When to consult an osteopath for chest pain

When to consult an osteopath for chest pain

27 April 2017

Osteopathy and Chest PainAs an osteopath, I have encountered many patients who present themselves in my office with a non-pathological chest pain. They describe a pain under their sternum, an oppressing chest feeling, a tightness in their thorax, a feeling of restricted breathing when inhaling deeply, a discomfort that sometimes pulls in the upper back. On some occasions, the patients describe a feeling of anxiety in addition to their pain.
These patients usually have taken a wise and cautious approach to treating their pain. They have consulted a doctor either in the emergency room or they consulted their family physician. They have undergone all appropriate diagnostic testing and their results reveal no abnormalities. At this point they are discharged and since major medical conditions have been ruled out, their pain may be of muscle, joint or ligament origin.
Clinically, these patients respond very well to osteopathic treatments. The osteopath will alleviate the tensions in the muscles of the chest. They will ensure proper joint mechanics of the sternum, ribs and vertebrae of the upper back, as well as any structure that may be infringing on their proper movement. They will normalize the ligaments and linings of the chest. Finally, they will review physiological and proper breathing patterns with the patients.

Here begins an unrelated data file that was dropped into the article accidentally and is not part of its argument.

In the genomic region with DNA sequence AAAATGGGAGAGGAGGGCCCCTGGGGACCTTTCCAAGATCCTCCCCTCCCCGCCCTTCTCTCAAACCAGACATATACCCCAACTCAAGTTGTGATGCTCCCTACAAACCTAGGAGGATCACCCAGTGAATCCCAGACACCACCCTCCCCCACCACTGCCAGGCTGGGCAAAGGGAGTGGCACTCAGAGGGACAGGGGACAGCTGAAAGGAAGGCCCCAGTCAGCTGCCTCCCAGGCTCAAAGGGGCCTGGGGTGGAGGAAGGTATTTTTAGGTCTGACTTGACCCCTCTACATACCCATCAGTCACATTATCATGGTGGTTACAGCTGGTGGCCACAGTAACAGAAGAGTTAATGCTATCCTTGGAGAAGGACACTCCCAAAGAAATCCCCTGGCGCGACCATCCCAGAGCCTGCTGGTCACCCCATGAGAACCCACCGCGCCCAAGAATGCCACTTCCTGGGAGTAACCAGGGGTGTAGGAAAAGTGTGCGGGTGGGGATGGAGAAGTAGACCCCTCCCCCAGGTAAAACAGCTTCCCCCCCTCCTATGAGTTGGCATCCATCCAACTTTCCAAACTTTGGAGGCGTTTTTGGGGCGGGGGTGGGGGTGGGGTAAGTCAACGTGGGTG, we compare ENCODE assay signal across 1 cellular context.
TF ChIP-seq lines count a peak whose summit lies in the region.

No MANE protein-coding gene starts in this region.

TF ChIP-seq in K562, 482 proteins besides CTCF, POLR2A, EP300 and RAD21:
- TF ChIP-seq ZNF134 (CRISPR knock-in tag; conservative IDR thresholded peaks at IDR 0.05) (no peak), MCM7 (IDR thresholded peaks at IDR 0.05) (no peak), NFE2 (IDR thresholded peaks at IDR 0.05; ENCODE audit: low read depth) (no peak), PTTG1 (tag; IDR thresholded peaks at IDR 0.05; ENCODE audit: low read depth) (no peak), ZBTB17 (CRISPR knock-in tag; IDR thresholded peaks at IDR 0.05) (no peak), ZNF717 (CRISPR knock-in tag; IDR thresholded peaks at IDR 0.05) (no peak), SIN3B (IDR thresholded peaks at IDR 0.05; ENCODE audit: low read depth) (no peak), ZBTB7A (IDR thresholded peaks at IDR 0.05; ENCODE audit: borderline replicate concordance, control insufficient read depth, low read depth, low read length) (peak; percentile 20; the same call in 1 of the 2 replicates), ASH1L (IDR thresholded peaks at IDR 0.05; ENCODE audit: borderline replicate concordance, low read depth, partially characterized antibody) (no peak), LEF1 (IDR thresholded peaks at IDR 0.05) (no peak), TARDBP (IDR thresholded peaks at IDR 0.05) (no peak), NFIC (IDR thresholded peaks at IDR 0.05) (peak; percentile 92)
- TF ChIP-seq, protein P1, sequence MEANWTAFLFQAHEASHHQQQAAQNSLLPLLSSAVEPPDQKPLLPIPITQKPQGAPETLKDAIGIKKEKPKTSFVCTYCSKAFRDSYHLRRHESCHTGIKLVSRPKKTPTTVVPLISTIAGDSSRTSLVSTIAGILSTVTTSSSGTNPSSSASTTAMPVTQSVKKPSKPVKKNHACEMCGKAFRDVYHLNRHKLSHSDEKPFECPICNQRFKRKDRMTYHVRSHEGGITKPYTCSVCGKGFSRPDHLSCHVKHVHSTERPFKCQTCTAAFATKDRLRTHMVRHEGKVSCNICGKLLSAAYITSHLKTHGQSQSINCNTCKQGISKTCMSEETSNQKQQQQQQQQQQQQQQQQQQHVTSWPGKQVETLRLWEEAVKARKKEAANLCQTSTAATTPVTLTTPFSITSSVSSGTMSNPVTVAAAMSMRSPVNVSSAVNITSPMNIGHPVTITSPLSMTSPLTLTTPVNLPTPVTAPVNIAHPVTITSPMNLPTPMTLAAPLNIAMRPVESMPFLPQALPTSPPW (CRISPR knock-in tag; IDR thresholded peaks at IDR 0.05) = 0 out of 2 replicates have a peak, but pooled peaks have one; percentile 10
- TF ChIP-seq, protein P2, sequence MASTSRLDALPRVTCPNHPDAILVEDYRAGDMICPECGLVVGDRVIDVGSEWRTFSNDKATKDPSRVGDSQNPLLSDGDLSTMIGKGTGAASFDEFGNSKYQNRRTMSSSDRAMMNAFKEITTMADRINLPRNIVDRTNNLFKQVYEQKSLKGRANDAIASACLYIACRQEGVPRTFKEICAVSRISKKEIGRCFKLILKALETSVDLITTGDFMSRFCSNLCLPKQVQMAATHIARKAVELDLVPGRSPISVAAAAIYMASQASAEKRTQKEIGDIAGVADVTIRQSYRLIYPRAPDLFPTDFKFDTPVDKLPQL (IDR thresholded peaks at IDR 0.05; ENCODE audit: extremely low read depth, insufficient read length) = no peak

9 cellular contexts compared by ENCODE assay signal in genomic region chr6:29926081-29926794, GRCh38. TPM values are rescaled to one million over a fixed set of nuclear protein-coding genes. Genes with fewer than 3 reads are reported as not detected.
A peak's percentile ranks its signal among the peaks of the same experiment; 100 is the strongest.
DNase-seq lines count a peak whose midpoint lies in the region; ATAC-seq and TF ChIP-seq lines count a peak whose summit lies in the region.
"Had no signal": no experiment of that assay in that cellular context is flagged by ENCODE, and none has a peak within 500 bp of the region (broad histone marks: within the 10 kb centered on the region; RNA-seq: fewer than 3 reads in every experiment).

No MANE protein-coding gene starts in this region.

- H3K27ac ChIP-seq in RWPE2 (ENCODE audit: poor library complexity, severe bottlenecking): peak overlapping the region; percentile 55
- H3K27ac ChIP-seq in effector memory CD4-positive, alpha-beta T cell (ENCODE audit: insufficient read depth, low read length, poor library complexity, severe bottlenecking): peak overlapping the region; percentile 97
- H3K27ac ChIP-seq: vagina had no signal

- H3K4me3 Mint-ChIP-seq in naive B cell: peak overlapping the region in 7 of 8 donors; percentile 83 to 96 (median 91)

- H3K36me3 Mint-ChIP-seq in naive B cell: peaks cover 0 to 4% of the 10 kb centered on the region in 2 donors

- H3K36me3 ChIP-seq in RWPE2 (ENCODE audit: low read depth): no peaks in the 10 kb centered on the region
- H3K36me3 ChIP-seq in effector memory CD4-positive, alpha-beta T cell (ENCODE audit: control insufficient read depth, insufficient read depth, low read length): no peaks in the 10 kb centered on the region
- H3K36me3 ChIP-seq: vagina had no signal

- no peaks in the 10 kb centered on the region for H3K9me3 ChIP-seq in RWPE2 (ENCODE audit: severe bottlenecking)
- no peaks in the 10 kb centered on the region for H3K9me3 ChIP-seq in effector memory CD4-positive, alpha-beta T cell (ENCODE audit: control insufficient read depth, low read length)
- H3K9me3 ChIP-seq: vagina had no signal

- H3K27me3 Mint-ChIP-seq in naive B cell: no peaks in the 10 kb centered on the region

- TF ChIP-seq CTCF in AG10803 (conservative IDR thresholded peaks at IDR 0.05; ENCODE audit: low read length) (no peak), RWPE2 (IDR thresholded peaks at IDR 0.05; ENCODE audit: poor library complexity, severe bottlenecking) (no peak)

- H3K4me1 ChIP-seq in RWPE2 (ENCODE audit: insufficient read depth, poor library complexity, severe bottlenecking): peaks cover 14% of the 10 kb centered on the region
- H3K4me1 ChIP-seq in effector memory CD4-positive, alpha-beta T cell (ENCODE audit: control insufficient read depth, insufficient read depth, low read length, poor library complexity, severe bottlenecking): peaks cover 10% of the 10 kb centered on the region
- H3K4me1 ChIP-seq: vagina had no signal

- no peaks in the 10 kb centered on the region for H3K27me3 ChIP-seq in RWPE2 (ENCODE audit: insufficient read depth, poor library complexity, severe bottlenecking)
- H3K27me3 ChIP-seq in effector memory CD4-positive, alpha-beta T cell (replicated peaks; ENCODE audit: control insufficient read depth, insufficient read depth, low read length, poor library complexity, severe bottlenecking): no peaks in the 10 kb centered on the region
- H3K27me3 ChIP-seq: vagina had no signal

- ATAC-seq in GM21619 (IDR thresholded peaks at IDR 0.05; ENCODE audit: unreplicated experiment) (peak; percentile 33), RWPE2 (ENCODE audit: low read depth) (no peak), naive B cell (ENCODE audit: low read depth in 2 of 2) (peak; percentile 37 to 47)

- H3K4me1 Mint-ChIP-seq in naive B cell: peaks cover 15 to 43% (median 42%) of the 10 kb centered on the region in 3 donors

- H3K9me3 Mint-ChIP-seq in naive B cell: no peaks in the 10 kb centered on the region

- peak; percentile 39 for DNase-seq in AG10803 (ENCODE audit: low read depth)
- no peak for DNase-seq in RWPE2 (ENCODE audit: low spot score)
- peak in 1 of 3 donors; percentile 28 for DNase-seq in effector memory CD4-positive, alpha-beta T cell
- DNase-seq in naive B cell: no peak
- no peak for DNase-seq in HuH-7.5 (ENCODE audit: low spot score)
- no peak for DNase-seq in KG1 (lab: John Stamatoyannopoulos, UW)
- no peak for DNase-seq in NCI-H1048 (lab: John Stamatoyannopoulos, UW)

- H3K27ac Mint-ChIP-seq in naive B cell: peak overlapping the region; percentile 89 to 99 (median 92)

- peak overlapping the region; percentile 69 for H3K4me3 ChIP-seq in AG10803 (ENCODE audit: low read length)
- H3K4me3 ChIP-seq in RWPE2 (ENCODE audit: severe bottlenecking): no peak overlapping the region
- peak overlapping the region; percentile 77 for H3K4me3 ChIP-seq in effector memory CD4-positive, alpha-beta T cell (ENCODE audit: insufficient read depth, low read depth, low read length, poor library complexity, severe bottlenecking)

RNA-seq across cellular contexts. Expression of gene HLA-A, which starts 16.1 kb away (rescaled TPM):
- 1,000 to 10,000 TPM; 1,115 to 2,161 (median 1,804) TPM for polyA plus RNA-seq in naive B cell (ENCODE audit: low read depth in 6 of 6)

From personal experience, these patients respond very well to such an approach and their symptoms typically resolve. However, if anyone experiences any of the signs or symptoms listed below they should call 911, not an osteopath:

      • Squeezing chest pain
      • Problems breathing
      • Abdominal or back pain (more common in women)
      • Cold, sweaty skin
      • Skin that is bluish or paler than normal
      • Nausea and vomiting
      • Denial
      • Jaw pain

Note: Not everyone experiences chest pain during a heart attack.

During a heart attack, many women, elderly people, and people with diabetes tend to experience “soft signs”, including:

    • Mild, unfocused chest discomfort that:
      – Comes and goes
      – Doesn’t feel like pain
      – Starts mild and gets continually stronger
      – Gets better with rest
      – Gets worse with activity
    • Tiredness
    • Gastric discomfort
    • Flu-like symptoms

Note: Men may have these signs as well.
Taken from the Canadian Red-Cross website.

Once that all appropriate medical testing has determined that your pain is not of a pathological origin, then, and only then, you may want to consider calling an osteopath.



À propos de l'auteur

Cristina Pensato, D.O.

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